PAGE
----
Joaquin "Shorty" Guzman (C) is seen sitting inside a Mexican federal police helicopter at the Navy's airstrip in Mexico City February 22, 2014. Mexico has captured its most wanted man, drug kingpin Guzman, President Enrique Pena Nieto said via Twitter on Saturday.


Henry Romero/Reuters

Joaquin Guzman, known as "El Chapo," headed Mexico's Sinaloa cartel, one of the country's most powerful drug organizations. He faces a series of drug charges in both Mexico and the United States. And US authorities are calling for his extradition.

This is a "huge break for Mexico," said Alfredo Corchado, Mexico bureau chief for The Dallas Morning News and author of Midnight in Mexico

But there's also nervousness, said Corchado. "There's fears that there's going to be a new onslaught of violence. You can't have this kind of a power vacuum and say, 'Oh, it's over. Chapo's caught.' Someone has to fill that vacancy. And in the short term, there will be some readjustments."

Guzman was captured in the resort city of Mazatlán by an elite group of Mexican marines after more than 12 years on the run.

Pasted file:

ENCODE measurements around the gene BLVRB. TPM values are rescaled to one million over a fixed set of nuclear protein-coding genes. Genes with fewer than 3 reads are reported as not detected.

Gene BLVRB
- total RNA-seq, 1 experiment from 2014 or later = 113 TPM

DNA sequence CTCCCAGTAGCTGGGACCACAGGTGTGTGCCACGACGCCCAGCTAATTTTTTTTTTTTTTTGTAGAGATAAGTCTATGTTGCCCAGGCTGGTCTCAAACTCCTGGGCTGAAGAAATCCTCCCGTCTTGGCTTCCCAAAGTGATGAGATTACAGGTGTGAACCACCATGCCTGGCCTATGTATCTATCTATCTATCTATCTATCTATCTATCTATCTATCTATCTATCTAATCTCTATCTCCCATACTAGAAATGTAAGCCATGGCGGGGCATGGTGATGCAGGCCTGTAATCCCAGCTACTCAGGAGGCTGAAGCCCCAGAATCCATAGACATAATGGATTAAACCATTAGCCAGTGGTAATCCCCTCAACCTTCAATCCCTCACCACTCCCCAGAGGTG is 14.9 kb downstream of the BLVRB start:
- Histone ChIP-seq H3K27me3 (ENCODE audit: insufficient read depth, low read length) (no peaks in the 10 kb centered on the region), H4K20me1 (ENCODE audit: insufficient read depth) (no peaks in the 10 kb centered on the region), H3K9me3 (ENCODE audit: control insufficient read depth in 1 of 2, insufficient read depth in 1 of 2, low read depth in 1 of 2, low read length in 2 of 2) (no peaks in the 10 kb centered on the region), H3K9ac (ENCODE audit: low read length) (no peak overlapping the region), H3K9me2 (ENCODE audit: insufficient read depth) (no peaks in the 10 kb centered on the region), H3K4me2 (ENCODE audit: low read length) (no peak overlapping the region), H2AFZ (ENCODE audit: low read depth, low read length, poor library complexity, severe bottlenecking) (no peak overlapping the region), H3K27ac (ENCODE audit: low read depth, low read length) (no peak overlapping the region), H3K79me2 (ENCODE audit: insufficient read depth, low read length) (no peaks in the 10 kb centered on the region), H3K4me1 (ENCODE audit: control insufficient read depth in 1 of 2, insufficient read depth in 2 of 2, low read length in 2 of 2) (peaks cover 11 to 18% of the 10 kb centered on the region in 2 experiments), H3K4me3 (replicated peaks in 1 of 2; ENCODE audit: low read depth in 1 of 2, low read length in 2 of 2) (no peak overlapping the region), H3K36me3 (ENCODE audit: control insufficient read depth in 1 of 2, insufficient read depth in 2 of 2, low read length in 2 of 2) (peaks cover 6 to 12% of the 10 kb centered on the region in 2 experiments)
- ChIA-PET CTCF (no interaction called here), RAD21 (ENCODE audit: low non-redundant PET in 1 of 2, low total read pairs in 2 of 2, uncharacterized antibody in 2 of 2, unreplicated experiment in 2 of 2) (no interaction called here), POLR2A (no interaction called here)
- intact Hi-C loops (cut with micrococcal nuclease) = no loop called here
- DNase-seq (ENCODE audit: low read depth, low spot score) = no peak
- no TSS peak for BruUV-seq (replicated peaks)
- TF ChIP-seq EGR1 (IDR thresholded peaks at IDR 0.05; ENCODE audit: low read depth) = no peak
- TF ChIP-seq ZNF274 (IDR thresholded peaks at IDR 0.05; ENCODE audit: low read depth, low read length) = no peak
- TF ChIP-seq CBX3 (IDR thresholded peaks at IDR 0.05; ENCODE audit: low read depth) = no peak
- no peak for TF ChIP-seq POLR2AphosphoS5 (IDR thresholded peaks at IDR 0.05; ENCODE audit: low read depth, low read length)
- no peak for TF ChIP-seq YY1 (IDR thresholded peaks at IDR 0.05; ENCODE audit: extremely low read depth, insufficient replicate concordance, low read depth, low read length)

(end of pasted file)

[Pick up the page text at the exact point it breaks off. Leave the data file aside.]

"Mexican marines in the last few years have emerged as the most trustworthy agency for Americans to work with," said Corchado. "There's a joke that the Mexican marines are not as corruptible because they're in the middle of the sea. It's hard to reach them."  

Corchado is quick to point out that the effort also included US marshals and Homeland Security agents. This cooperation lays to rest some of the criticism that Mexico's new president, Enrique Peña Nieto, did not want to work with the Americans.

While Guzman's capture is a victory for Peña Nieto, Corchado said public attention will likely turn to allegations of collusion between the drug cartels and Mexican authorities. "You can't become one of the most powerful cartels, with tentacles all over the world: Europe, Asia, West Africa, South America, etc. ... You can't have that kind of power and not have some sort of collusion with the Mexican authorities."

Now that Guzman has been arrested, Corchado said we'll be able to see the extent of that collusion.

"If we don't know more than he was this mythical Robin Hood figure ... Then this is only a partial victory for Mexicans," he said. "If they're serious about trying to clean up the system, really get to the bottom line, understanding who the politicians were — who were the agencies, who in the military, who in the government was involved — will be a big, big victory and will be unprecedented."

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